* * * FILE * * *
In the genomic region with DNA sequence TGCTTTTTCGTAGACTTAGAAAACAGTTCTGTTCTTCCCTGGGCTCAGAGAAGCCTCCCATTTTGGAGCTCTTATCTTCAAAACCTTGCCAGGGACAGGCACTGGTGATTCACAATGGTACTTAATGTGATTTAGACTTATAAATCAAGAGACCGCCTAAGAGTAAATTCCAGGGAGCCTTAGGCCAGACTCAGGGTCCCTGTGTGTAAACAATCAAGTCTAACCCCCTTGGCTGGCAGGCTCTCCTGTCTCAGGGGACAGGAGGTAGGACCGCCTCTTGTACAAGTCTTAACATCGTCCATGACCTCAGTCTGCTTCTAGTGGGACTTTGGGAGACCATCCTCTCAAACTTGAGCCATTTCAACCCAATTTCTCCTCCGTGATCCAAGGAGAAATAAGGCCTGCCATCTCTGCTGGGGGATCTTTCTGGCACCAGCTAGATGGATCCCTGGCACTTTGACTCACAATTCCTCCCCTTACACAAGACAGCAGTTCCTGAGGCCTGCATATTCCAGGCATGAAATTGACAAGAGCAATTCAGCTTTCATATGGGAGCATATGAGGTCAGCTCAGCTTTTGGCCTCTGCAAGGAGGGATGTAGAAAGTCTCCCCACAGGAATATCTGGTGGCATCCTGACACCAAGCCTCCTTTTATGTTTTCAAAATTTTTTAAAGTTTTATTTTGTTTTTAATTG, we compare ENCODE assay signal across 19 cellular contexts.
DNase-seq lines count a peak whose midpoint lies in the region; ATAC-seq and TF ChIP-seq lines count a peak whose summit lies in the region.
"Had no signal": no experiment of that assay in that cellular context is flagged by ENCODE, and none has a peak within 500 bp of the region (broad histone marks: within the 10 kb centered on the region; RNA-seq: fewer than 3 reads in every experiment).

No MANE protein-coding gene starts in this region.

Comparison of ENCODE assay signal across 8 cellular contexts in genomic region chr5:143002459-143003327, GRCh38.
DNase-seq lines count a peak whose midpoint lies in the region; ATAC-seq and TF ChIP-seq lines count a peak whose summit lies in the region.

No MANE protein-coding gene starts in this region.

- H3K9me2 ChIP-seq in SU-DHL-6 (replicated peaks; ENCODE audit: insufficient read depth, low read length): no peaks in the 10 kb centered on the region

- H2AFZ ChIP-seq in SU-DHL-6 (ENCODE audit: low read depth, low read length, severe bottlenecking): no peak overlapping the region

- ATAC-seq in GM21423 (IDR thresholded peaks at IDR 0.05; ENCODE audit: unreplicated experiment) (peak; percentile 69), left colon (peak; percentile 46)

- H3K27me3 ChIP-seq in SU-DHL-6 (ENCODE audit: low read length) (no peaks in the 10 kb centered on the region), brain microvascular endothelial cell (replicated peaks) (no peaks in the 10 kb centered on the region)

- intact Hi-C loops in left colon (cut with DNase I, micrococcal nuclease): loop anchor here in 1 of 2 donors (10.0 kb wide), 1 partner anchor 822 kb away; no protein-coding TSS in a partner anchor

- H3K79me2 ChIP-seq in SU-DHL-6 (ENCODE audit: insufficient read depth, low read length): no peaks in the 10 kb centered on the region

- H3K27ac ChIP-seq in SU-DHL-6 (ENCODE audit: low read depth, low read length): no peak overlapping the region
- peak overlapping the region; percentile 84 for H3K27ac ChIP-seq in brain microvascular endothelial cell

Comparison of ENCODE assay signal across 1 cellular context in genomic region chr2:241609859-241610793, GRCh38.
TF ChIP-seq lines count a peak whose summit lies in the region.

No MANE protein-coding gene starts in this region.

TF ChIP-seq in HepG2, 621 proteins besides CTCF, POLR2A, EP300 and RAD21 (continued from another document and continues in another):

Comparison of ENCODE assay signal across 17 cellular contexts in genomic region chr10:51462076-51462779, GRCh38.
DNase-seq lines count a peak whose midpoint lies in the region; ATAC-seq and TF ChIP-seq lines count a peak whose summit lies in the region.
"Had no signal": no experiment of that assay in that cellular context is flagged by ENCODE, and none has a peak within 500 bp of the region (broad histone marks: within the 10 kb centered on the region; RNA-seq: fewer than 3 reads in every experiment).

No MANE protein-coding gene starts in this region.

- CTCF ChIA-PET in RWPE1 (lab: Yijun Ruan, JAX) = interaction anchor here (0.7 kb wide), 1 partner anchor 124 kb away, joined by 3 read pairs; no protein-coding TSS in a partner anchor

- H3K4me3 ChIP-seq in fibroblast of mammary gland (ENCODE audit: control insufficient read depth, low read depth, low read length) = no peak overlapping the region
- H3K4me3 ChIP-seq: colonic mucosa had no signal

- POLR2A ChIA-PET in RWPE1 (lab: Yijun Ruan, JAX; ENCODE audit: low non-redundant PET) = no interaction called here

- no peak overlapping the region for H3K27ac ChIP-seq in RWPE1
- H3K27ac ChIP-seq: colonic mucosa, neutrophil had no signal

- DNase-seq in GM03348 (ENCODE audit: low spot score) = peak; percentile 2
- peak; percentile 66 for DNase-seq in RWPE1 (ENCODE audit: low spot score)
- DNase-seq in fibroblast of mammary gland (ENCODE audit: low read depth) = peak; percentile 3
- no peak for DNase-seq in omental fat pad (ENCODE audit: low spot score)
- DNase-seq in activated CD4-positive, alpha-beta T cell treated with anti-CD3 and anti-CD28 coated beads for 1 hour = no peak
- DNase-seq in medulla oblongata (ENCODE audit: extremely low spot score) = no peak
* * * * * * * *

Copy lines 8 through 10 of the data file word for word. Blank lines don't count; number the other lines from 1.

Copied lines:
- H3K9me2 ChIP-seq in SU-DHL-6 (replicated peaks; ENCODE audit: insufficient read depth, low read length): no peaks in the 10 kb centered on the region

- H2AFZ ChIP-seq in SU-DHL-6 (ENCODE audit: low read depth, low read length, severe bottlenecking): no peak overlapping the region

- ATAC-seq in GM21423 (IDR thresholded peaks at IDR 0.05; ENCODE audit: unreplicated experiment) (peak; percentile 69), left colon (peak; percentile 46)